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The Desolation, Part 2: The Ghosts of Victory (PF) $5.99
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The Desolation, Part 2: The Ghosts of Victory (PF)
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The Desolation, Part 2: The Ghosts of Victory (PF)
Publisher: Frog God Games
by Peter I. [Featured Reviewer]
Date Added: 10/22/2010 03:40:30

Slumbering Tsar - The Desolation - The Ghosts of Victory is the second part in a 14 chapter mega-adventure from Necromancer Games and Frog God Games. This mega-adventure is further divided into three primary adventures - The Desolation (three chapters), the Temple-City of Orcus (five chapters), and the Hidden Citadel (six chapters). The primary adventures can be run as stand-alone or as part of the larger campaign arc, though it is not recommended that the individual chapters be run on their own, other than using material from said chapters in other adventures.

The Ghosts of Victory kicks off where the first part of the Desolation - the Edge of Oblivion - ended, with the characters about the leave the Camp and set out into the Desolation and beyond. The Ghosts of Victory described two of the four quarters that form the massive expanse that is the Desolation - the Ashen Waste and the Chaos Rift - while the third chapter in the Desolation describes the remaining two quadrants - The Boiling Lands and the Dead Fields - along with the network of paths and crossroads that run through the barren and dangerous Desolation. In the Ashen Waste the characters will encounter numerous threats and dangers while exploring the area, while the magically sundered rift, the Choas Rift, will reveal more about the history of the Desolation, the Army of Light and the hordes of Orcus and his disciples.

Like the first part, the Edge of Oblivion, the Ghosts of Victory is a high quality presented product, with excellent layout, art and fantastic writing. The maps are a bit sparse and perhaps bland, but no less functional because of it. The story details and background are handled very well, and elements of it are scattered throughout the various encounters of the Ashen Waste and the Chaos Rift. It's worth re-mentioning my complaint from the first part of the Desolation - there's no campaign summary, making it difficult to know exactly where all these chapters of the larger adventure are headed and how to plan around that to make the most of what is undoubtedly great background material. The problem is a little more prevalent in a way in this and the third part of the Desolation, in that there can be a lot of seemingly purposeless wandering and encounters that aren't necessarily tied to the plot in any way. It's a little like experiencing a vast wasteland of random encounters, though most of the encounters are either tied to events in the Camp or to story elements, though the players may not always be aware of this.

Issues of overarching story elements and plot aside, the Ashen Waste and Chaos Rift are locations oozing with flavor. The author has gone out of his way, even in the numerous available random encounters, to create every drop of flavor that he could, making each encounter here rich in detail and fun to play. There are some fantastic encounter locations, all described in gorgeous detail and with some challenging and interesting combat encounters. I naturally gravitated to those tied to the story elements or the exploits of the Camp, and it was a pleasure to read through this material. Each of the two quadrants in this product have their own flavor and theme, the Ashen Waste one of intense bone storms, and the Chaos Rift a deep gash in the earth caused by immense magical power. Despite the potential unrelated events and encounters that can be in these regions of the Desolation, players and their characters will no doubt have a blast. There's a very good variety of encounters and challenges, and with the Camp not far away, excellent opportunity for further roleplaying in between combat encounters. There is also some room for the characters to discover more about what happened here in the Desolation, the main players involved in that fatal clash of armies long ago, and what lies ahead for them in the Desolation.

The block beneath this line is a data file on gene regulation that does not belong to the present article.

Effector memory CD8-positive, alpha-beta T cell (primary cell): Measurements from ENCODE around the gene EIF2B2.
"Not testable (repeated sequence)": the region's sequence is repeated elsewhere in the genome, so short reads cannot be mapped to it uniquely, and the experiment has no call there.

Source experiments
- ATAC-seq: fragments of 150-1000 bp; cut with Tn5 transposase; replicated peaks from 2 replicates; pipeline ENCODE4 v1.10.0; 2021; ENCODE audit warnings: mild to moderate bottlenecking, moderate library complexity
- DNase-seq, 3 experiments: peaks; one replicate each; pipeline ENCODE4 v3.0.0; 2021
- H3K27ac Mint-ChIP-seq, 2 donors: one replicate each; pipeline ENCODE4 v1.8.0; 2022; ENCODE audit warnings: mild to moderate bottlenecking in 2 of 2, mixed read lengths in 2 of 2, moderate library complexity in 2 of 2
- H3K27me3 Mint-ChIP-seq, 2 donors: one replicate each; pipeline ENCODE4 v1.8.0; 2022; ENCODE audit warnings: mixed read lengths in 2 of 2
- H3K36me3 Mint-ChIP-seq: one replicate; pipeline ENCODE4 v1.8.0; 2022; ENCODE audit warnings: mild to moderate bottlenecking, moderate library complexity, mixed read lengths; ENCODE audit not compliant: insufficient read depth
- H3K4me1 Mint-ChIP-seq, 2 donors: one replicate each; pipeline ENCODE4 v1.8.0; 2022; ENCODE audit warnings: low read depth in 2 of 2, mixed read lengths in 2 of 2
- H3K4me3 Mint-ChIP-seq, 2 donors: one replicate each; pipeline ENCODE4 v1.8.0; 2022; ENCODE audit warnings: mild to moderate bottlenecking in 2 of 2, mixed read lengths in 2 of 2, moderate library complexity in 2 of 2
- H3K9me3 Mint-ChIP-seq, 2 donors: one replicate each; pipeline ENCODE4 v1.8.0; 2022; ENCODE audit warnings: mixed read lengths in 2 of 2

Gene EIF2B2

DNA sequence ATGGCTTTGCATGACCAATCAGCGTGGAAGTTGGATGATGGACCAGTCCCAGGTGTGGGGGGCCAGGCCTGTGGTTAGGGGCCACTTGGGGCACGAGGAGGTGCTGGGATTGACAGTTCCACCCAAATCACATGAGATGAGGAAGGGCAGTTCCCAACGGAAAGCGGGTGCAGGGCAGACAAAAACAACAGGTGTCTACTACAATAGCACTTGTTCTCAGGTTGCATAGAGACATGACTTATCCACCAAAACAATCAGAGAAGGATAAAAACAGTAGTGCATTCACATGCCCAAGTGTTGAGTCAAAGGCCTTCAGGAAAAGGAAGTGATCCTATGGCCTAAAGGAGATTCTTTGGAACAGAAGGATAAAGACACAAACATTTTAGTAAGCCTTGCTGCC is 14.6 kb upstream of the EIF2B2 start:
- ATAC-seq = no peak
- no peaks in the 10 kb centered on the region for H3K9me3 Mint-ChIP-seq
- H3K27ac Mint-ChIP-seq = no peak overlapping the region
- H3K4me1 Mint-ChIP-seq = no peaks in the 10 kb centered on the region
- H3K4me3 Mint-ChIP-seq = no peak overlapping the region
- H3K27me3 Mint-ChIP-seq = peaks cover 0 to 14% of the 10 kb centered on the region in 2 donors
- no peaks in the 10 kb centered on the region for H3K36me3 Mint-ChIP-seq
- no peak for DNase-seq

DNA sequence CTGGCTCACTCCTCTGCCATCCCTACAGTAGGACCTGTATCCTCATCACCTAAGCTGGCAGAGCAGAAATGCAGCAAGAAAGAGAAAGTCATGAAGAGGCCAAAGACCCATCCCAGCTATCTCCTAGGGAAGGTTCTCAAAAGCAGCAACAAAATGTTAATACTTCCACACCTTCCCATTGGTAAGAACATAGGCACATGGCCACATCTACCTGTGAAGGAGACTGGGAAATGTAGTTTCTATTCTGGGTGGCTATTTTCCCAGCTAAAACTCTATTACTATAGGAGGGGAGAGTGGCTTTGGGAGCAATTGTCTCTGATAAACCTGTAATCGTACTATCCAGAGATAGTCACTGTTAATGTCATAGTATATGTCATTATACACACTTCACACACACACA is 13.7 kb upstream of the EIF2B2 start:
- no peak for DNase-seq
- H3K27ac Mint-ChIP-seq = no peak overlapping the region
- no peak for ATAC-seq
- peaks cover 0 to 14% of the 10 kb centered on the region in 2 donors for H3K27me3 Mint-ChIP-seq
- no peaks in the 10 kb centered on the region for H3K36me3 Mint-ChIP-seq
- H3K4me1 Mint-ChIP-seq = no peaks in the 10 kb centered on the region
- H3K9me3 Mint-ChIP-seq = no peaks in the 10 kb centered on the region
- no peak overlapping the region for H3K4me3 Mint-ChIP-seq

The Ghosts of Victory is a very good product, oozing flavor and offering plenty of rich combat encounters and roleplaying opportunities. It's a pity the story elements, as yet, can not be tied together properly, but this product will be lots of fun even without that. Rich in detail, challenging in combat, and fun in unravelling the machinations of the Camp, this product offers a good taste of what is potentially to come. The differences between and themes of the two quarters of the Desolation are tangible, and players will enjoy the atmosphere created, and experience how the Desolation lives up to its name. Overall, a good product with a lot on offer - a dungeon crawl in the wilderness as only Necromancer can.



Rating:
[4 of 5 Stars!]